United Nations Security Council (UNSC)
- The United Nations Security Council (UNSC) is one of the six principal organs of the United Nations.
- The Security Council has primary responsibility for the maintenance of International peace and security.
- It is also charged with accepting new members to the United Nations and approving any changes to its United Nations Charter.
- UNSC is the only UN body with the authority to issue binding resolutions to member states.
- Other organs of the UN can only make recommendations to member states.
The powers of the United Nations Security Council (UNSC)
- The establishment of peacekeeping operations,
- The establishment of international sanctions, and
- The authorization of military action through Security Council resolutions.
Members and Voting of the UNSC
- The council has 15 members:
- 5 Permanent – US, UK, Russia, France and China and
- 10 members elected by the General Assembly for 2-year terms.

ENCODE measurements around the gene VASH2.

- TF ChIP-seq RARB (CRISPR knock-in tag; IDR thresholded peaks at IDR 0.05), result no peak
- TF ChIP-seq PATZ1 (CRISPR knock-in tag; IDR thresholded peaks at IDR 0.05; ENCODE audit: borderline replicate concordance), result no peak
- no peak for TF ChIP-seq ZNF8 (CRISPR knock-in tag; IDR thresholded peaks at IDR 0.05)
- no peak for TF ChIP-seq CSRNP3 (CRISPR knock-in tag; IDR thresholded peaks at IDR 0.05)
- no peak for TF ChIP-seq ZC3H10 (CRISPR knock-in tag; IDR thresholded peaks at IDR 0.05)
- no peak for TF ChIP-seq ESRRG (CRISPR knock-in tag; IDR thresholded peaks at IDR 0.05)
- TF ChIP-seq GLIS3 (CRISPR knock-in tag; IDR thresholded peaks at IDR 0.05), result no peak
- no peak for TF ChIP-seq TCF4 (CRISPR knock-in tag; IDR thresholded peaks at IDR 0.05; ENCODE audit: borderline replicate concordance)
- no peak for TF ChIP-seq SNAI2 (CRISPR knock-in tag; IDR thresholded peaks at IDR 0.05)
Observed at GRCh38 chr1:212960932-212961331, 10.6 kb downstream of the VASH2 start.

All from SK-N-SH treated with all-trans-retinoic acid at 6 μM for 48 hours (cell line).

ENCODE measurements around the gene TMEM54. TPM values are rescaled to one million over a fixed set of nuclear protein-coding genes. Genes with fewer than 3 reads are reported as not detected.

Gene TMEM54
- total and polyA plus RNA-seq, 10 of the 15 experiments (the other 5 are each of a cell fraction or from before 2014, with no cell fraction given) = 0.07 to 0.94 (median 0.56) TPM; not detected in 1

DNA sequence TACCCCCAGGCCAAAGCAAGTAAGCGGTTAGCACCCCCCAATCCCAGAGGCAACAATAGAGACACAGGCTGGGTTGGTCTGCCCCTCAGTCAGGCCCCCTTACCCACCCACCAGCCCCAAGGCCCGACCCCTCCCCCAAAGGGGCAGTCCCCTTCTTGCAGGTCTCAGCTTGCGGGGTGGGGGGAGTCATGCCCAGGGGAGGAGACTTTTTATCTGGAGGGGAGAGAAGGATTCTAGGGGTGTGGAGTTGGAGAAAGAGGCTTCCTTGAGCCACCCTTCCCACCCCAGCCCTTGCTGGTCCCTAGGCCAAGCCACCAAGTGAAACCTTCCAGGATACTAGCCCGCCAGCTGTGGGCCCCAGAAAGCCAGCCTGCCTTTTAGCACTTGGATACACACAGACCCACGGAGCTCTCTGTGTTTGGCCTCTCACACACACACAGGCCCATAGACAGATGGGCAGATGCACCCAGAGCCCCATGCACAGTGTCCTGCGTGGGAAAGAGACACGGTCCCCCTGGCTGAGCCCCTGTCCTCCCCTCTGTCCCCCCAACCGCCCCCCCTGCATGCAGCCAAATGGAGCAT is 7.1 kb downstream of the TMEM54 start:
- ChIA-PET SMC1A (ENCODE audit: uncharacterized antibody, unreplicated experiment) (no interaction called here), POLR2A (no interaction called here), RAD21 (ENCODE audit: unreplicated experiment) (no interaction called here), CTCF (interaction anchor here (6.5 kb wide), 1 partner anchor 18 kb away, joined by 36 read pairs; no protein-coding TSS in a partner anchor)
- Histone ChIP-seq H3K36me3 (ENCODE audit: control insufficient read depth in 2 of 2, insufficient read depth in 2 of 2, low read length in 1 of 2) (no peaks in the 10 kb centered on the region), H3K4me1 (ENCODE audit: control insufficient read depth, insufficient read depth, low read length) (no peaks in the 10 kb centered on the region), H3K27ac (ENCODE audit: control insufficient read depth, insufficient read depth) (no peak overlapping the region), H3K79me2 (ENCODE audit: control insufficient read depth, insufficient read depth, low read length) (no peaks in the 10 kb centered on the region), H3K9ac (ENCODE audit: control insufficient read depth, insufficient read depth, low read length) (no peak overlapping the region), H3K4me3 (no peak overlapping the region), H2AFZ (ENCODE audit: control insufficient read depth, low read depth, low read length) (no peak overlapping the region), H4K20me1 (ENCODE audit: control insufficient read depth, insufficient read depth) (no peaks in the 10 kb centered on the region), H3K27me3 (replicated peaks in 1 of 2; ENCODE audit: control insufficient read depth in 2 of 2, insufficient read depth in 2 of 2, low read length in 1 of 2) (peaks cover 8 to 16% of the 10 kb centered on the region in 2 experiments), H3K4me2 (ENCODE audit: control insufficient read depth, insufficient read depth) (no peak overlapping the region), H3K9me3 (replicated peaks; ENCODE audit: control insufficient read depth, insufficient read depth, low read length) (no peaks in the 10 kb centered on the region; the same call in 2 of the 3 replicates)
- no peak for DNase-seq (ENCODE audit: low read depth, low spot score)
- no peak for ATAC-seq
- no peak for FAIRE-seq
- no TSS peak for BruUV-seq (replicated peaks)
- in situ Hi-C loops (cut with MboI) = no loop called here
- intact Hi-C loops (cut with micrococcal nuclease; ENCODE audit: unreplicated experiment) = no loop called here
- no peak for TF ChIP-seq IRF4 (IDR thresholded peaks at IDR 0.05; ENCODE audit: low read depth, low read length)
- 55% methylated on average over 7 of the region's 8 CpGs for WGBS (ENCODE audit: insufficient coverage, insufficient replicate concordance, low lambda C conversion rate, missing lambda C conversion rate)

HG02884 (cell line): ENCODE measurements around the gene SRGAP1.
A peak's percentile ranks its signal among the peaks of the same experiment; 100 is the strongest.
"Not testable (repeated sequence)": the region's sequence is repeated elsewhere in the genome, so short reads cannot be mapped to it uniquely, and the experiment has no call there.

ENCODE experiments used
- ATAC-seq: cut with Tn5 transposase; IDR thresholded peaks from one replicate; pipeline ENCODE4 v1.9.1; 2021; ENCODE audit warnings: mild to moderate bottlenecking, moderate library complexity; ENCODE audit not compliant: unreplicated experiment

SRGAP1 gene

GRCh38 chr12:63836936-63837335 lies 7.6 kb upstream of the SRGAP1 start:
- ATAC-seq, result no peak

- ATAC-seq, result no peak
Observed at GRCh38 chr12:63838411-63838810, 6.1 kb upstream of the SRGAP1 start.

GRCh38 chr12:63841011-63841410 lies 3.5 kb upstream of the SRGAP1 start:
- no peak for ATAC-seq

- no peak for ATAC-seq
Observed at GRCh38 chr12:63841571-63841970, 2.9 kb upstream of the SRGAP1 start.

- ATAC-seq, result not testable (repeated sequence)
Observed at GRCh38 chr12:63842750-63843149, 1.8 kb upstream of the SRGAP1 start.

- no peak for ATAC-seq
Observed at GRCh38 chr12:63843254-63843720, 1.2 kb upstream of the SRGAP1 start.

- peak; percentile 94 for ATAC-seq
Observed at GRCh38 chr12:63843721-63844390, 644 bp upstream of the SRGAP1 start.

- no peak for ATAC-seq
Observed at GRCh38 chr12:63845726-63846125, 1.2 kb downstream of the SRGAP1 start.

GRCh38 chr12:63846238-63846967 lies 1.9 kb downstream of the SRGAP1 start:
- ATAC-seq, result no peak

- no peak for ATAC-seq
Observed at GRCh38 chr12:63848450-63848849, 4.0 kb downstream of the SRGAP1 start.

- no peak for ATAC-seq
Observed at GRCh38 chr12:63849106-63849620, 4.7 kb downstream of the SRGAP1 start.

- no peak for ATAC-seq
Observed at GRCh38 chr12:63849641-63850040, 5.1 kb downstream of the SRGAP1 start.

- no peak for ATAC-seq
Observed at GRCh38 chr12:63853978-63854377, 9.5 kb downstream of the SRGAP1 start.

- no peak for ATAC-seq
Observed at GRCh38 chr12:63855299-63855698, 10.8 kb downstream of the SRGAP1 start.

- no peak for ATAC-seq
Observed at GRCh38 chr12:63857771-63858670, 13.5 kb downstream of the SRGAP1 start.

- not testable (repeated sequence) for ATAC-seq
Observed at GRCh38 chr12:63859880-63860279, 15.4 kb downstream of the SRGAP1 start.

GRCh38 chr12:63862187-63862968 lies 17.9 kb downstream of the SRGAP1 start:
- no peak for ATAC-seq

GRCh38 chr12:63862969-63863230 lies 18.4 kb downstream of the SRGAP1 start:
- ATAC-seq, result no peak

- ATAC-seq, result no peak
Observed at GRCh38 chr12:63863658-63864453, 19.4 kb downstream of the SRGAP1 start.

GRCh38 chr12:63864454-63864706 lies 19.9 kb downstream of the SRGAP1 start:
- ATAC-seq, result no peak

- All the members have one vote and permanent members have veto power.
- Decisions on procedural matters should have vote of at least 9 of the 15 members
- Decisions on substantive matters require nine votes and the absence of negative vote by any of the 5 permanent members.
- The presidency of the Security Council rotates alphabetically each month.
Permanent seats in the UNSC
- G4 Nations – 4 countries (Brazil, Germany, India, and Japan) bid for permanent seats in UNSC.
- Uniting for Consensus (Coffee Club)
- These are group of countries who are opposing the expansion of permanent seats in the United Nations Security Council under the leadership of Italy.
- Other Members in Coffee Club – Spain, Malto, San Marino , Pakistan , South Korea, Canada , Mexico, Argentina, Colombia and Turkey.
- Like the UN as a whole, the Security Council was created following World War II to address the failings of another international organization, the League of Nations, in maintaining world peace.
- In its early decades, the body was largely paralyzed by the Cold War division between the US and USSR and their respective allies.
- It authorized interventions in the Korean War and the Congo Crisis and peacekeeping missions in the Suez Crisis, Cyprus, and West New Guinea.
- With the collapse of the Soviet Union, UN peacekeeping efforts increased dramatically in scale, and the Security Council authorized major military and peacekeeping missions in Kuwait, Namibia, Cambodia, Bosnia, Rwanda, Somalia, Sudan, and the Democratic Republic of Congo.
- The Security Council held its first session on 17 January 1946.